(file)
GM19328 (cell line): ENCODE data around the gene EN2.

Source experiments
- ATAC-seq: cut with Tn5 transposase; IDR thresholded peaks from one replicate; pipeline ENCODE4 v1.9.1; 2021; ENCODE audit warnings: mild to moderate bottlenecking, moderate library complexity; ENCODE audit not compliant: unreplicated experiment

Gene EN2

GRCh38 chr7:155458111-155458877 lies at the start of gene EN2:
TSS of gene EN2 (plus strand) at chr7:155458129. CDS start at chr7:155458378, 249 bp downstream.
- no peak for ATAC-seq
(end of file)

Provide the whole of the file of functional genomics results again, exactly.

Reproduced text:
GM19328 (cell line): ENCODE data around the gene EN2.

Source experiments
- ATAC-seq: cut with Tn5 transposase; IDR thresholded peaks from one replicate; pipeline ENCODE4 v1.9.1; 2021; ENCODE audit warnings: mild to moderate bottlenecking, moderate library complexity; ENCODE audit not compliant: unreplicated experiment

Gene EN2

GRCh38 chr7:155458111-155458877 lies at the start of gene EN2:
TSS of gene EN2 (plus strand) at chr7:155458129. CDS start at chr7:155458378, 249 bp downstream.
- no peak for ATAC-seq